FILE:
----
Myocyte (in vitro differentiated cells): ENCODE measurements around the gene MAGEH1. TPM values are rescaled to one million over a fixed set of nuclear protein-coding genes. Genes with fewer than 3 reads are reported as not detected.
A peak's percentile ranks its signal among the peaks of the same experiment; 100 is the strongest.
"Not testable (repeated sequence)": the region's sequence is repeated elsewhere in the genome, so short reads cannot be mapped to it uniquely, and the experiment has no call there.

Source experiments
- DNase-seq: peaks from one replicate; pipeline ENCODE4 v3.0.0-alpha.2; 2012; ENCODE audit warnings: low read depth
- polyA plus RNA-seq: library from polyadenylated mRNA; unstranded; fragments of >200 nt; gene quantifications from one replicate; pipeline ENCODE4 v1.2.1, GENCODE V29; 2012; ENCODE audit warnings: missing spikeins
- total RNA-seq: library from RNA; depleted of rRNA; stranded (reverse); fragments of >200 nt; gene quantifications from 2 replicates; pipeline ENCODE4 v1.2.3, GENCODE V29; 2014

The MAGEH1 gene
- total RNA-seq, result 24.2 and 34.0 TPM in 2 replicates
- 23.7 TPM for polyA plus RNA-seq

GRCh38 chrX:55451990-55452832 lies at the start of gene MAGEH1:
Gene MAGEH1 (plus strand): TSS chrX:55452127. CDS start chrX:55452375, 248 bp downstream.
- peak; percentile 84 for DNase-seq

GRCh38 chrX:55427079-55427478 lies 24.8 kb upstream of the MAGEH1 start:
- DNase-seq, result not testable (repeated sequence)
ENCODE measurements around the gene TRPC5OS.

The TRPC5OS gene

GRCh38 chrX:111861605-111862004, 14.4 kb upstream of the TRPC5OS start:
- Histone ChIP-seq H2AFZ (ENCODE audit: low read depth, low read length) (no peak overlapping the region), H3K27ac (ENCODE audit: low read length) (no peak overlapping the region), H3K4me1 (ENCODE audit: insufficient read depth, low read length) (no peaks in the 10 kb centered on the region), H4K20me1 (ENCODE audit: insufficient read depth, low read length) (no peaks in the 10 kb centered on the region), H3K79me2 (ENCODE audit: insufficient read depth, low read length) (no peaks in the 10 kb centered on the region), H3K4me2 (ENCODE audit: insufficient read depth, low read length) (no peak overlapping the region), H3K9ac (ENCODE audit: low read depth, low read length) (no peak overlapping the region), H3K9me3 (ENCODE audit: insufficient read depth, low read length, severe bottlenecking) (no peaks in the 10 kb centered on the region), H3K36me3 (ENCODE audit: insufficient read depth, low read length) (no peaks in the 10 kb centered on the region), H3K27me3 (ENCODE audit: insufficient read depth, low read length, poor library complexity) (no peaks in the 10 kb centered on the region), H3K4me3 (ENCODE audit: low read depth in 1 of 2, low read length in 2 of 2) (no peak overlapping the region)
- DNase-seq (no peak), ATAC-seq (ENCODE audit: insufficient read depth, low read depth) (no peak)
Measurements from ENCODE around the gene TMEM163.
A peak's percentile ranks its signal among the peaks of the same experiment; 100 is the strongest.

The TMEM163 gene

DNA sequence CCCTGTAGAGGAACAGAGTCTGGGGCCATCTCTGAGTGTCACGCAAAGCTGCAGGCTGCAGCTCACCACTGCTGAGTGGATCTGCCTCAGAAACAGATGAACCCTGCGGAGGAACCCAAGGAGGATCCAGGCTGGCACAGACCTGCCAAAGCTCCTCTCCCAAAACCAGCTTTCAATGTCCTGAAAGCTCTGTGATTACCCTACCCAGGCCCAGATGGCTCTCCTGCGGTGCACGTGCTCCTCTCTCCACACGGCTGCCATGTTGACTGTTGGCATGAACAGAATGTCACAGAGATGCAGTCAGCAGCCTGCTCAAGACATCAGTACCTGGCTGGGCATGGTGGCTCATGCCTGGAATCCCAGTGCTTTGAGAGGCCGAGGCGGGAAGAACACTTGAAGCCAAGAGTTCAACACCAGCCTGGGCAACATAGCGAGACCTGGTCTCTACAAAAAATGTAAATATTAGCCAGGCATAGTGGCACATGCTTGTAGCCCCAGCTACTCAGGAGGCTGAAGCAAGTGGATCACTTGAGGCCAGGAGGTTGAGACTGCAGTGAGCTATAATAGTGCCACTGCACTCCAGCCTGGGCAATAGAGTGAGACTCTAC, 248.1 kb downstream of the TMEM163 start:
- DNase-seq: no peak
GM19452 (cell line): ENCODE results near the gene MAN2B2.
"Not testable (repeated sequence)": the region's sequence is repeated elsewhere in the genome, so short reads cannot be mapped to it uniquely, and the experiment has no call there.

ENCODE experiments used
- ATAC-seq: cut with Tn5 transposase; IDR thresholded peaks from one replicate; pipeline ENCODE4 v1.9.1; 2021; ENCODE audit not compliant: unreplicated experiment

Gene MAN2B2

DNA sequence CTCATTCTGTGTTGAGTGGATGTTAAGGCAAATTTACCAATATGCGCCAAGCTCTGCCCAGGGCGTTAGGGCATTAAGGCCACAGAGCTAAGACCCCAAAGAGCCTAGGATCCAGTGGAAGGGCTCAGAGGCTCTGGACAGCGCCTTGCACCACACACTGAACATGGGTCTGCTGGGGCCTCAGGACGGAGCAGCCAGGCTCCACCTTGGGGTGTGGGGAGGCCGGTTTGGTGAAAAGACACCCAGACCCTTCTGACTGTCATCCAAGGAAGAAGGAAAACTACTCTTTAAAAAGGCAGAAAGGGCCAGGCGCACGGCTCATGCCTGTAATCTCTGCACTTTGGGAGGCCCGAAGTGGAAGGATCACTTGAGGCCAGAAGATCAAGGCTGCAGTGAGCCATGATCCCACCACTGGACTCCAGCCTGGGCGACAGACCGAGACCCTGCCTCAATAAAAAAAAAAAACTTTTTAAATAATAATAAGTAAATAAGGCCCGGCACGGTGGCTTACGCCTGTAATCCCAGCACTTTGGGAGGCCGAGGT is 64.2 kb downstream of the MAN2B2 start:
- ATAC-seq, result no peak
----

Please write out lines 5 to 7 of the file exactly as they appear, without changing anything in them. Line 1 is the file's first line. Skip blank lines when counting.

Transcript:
- DNase-seq: peaks from one replicate; pipeline ENCODE4 v3.0.0-alpha.2; 2012; ENCODE audit warnings: low read depth
- polyA plus RNA-seq: library from polyadenylated mRNA; unstranded; fragments of >200 nt; gene quantifications from one replicate; pipeline ENCODE4 v1.2.1, GENCODE V29; 2012; ENCODE audit warnings: missing spikeins
- total RNA-seq: library from RNA; depleted of rRNA; stranded (reverse); fragments of >200 nt; gene quantifications from 2 replicates; pipeline ENCODE4 v1.2.3, GENCODE V29; 2014